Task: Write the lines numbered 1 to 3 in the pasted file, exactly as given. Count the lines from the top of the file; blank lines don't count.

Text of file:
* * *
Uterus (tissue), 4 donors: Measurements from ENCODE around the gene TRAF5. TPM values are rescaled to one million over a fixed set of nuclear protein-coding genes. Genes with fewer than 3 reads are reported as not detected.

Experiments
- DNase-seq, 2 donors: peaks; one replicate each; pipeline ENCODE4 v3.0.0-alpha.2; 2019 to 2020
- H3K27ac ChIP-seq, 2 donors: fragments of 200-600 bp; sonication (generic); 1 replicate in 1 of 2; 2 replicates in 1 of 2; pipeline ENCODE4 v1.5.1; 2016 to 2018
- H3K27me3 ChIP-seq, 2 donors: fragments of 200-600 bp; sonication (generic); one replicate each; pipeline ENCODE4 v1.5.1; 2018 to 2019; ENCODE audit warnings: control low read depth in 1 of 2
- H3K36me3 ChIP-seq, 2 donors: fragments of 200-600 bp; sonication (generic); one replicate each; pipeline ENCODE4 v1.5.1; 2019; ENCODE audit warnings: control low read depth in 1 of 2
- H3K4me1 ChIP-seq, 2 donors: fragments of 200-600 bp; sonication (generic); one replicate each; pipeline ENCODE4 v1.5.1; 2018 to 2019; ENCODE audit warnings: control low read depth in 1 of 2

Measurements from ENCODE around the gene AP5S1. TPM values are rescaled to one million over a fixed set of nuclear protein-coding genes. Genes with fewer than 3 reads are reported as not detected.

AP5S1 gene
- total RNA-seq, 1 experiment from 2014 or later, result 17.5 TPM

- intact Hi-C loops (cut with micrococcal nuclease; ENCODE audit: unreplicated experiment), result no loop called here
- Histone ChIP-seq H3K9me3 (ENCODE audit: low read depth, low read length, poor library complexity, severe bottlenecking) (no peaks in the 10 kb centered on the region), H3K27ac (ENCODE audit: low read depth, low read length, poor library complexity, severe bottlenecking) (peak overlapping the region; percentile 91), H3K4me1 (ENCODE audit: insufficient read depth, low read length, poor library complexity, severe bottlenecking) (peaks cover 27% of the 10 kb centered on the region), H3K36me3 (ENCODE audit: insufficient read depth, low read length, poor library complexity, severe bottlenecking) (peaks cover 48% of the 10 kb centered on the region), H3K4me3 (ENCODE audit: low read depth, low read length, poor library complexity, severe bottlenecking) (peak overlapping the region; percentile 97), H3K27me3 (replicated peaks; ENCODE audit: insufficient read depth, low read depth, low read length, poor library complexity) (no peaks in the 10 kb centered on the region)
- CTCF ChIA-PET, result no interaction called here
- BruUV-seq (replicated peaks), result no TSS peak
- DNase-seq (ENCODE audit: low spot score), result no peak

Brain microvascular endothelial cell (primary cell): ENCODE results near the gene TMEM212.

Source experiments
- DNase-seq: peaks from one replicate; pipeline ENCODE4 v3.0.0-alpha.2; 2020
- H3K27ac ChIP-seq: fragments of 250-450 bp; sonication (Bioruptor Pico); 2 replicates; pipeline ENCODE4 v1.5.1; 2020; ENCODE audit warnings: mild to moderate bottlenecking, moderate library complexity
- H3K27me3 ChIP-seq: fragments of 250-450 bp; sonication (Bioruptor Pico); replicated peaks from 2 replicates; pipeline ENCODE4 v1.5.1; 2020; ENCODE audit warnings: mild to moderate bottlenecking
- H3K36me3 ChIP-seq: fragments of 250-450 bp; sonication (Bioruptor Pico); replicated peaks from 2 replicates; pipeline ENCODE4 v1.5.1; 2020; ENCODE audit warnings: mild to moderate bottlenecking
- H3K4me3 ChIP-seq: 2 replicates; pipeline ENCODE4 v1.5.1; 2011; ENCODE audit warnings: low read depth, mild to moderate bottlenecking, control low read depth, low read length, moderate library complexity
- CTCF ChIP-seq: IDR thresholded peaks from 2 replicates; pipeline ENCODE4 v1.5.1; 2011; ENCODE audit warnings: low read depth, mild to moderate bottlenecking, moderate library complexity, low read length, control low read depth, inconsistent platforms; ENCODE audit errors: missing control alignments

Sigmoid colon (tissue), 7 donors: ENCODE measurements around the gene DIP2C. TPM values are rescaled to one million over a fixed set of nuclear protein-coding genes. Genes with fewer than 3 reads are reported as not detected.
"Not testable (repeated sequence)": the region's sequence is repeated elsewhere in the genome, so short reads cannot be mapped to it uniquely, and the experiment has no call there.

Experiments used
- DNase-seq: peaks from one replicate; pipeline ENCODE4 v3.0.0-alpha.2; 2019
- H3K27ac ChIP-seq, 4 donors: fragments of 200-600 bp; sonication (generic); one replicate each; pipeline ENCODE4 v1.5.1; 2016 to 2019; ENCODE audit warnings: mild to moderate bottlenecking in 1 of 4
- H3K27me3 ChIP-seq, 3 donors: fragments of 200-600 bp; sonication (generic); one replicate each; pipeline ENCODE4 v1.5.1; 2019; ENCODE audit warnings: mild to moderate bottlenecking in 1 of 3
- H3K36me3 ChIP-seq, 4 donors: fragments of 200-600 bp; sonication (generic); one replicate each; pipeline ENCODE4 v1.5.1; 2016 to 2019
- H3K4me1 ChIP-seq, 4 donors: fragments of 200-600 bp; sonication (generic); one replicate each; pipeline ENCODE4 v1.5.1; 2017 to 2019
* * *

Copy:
Uterus (tissue), 4 donors: Measurements from ENCODE around the gene TRAF5. TPM values are rescaled to one million over a fixed set of nuclear protein-coding genes. Genes with fewer than 3 reads are reported as not detected.

Experiments
- DNase-seq, 2 donors: peaks; one replicate each; pipeline ENCODE4 v3.0.0-alpha.2; 2019 to 2020